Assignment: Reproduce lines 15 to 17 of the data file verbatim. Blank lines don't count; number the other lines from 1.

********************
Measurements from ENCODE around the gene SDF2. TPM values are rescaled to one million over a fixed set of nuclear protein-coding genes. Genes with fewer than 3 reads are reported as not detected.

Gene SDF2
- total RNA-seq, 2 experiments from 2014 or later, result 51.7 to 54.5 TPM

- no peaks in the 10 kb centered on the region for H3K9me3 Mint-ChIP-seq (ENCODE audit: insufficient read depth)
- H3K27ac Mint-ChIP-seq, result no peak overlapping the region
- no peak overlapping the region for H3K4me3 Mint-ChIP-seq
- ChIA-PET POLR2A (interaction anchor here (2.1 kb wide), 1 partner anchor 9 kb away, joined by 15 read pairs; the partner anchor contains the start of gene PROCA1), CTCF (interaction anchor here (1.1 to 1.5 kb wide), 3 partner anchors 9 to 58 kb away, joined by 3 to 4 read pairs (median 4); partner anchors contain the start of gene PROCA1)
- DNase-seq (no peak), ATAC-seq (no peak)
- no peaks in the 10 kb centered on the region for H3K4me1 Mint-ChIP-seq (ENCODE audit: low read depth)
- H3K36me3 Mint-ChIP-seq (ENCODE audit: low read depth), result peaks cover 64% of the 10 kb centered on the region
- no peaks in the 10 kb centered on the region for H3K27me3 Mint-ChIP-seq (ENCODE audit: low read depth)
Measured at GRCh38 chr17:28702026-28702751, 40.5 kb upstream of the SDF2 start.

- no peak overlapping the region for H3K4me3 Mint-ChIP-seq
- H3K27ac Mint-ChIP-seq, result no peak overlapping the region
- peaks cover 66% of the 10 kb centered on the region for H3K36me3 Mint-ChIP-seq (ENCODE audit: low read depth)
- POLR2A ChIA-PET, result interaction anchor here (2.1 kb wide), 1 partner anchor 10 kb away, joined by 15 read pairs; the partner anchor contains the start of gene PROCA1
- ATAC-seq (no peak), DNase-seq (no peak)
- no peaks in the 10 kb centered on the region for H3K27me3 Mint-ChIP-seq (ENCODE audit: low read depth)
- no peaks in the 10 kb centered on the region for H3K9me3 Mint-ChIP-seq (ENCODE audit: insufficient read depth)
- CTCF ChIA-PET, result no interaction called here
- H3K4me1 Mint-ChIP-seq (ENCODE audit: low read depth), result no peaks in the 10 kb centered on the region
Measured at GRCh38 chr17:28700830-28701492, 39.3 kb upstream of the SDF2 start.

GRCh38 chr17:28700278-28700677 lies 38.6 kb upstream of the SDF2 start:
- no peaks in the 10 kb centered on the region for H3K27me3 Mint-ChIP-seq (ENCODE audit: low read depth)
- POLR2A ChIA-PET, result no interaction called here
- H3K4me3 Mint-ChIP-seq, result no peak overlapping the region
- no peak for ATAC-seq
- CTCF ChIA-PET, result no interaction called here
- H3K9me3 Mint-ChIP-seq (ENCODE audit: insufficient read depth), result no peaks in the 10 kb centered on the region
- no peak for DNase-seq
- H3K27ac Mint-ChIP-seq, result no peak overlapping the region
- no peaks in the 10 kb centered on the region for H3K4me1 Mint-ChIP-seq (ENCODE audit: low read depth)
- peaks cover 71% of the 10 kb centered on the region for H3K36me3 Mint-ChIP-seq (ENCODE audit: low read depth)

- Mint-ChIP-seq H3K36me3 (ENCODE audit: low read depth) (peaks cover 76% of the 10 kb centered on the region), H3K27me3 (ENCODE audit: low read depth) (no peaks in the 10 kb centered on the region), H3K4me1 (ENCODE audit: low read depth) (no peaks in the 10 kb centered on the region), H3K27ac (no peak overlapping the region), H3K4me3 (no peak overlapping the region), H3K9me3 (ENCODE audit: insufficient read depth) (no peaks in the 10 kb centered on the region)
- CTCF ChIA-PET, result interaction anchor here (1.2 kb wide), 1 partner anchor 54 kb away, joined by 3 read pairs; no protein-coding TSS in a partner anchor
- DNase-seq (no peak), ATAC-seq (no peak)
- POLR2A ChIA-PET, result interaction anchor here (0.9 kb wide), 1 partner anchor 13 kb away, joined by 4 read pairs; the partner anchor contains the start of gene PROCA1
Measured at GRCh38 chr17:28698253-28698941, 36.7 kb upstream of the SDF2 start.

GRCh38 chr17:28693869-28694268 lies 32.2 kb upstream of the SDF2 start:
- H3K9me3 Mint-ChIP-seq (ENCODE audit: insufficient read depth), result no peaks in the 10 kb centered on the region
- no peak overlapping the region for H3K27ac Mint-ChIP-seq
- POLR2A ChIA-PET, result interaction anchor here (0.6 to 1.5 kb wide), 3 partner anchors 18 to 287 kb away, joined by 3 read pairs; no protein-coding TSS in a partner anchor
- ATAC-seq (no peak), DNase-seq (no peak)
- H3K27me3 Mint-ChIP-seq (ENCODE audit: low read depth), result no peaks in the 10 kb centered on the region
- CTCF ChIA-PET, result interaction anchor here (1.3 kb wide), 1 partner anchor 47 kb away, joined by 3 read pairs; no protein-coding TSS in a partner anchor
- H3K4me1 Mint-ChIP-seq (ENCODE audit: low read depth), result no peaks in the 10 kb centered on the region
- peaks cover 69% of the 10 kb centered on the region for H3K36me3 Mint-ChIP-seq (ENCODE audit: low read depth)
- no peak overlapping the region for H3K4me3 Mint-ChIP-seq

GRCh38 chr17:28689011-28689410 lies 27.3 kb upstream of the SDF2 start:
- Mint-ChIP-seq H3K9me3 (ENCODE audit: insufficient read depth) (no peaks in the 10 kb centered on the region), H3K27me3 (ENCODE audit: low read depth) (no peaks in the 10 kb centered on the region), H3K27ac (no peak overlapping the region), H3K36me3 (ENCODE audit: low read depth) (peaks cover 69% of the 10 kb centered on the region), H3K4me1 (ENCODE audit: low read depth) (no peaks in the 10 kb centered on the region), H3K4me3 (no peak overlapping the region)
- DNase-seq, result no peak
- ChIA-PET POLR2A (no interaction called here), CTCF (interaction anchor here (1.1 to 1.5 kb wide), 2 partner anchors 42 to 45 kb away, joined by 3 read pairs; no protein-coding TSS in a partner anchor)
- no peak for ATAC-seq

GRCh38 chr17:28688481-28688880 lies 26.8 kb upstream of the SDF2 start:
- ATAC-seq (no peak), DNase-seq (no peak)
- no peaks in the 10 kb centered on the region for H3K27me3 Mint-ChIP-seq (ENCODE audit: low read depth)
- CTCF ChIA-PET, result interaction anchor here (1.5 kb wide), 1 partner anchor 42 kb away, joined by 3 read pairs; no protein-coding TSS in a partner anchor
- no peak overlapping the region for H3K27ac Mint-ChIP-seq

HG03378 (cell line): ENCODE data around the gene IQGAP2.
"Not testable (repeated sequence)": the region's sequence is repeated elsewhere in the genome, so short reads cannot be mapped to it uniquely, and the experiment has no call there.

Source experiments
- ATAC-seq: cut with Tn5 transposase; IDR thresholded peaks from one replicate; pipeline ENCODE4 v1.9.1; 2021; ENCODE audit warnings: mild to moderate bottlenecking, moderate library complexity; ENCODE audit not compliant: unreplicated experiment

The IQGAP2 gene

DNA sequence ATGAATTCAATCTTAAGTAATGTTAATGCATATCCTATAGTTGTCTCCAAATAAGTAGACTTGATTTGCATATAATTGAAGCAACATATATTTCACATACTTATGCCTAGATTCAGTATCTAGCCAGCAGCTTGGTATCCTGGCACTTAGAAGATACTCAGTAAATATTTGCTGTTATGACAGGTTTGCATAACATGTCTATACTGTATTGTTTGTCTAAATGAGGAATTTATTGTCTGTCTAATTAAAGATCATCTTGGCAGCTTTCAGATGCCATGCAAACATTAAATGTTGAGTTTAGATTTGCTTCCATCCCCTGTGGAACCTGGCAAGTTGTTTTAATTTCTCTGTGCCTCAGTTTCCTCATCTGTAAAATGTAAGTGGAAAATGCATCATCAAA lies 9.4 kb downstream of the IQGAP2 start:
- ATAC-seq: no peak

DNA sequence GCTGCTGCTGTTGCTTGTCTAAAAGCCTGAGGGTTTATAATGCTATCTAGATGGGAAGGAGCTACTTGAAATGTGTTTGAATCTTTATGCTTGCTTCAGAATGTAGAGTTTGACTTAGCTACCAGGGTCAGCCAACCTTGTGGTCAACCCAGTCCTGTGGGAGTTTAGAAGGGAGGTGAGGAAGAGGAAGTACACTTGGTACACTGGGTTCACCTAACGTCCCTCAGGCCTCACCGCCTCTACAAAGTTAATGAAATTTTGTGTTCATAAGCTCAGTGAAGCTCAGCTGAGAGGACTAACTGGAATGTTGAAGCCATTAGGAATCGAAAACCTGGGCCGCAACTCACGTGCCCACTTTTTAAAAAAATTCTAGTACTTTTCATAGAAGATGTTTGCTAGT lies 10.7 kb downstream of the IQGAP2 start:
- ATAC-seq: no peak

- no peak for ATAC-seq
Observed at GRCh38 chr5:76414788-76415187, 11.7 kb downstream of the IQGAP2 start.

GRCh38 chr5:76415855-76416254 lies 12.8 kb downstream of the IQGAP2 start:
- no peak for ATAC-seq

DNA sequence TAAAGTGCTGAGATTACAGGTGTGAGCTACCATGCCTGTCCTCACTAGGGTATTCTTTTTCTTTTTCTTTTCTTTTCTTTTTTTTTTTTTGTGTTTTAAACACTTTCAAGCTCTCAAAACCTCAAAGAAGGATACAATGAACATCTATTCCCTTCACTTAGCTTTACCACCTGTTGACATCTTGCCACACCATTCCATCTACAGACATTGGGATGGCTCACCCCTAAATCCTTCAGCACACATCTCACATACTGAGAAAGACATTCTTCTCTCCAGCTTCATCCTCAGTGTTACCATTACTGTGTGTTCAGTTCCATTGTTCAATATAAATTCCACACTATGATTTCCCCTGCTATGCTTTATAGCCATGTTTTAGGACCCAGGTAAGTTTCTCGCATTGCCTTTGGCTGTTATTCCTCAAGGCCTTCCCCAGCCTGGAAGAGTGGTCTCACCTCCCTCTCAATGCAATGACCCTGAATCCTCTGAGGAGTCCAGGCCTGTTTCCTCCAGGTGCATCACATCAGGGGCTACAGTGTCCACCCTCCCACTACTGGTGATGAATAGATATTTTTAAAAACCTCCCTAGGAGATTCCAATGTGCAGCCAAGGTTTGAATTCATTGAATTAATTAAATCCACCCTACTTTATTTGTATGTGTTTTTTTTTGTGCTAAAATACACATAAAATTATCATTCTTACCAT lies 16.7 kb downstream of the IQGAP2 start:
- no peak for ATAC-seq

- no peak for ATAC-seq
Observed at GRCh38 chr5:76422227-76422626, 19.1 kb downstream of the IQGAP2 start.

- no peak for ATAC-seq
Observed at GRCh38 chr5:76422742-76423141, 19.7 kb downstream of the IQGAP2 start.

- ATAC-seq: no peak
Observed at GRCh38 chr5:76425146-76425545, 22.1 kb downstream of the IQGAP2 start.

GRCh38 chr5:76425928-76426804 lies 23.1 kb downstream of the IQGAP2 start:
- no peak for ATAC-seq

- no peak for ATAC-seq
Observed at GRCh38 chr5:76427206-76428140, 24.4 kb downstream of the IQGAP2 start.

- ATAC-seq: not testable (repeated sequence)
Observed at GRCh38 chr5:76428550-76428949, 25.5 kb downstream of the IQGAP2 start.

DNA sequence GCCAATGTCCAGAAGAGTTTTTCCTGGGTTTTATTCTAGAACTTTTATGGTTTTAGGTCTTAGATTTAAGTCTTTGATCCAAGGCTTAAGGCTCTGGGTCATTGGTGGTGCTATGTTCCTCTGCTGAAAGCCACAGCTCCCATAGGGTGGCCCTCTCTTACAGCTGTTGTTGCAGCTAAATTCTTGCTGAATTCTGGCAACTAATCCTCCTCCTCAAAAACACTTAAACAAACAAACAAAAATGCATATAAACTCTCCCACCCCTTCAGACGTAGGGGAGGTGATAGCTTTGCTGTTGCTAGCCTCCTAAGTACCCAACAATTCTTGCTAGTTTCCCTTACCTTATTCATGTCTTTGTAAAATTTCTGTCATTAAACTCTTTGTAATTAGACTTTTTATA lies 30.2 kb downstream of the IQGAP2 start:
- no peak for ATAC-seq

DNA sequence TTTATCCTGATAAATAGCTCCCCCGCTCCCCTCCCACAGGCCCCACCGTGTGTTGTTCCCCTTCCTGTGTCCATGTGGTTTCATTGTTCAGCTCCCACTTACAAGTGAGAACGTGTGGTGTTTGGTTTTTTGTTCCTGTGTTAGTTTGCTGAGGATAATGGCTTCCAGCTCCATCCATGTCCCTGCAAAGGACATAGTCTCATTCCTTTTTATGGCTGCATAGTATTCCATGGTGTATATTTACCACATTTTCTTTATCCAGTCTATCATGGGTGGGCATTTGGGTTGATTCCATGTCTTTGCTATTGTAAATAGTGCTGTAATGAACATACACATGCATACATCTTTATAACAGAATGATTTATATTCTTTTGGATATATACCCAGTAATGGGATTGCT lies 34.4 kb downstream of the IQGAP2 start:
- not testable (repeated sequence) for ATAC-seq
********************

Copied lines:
- peaks cover 66% of the 10 kb centered on the region for H3K36me3 Mint-ChIP-seq (ENCODE audit: low read depth)
- POLR2A ChIA-PET, result interaction anchor here (2.1 kb wide), 1 partner anchor 10 kb away, joined by 15 read pairs; the partner anchor contains the start of gene PROCA1
- ATAC-seq (no peak), DNase-seq (no peak)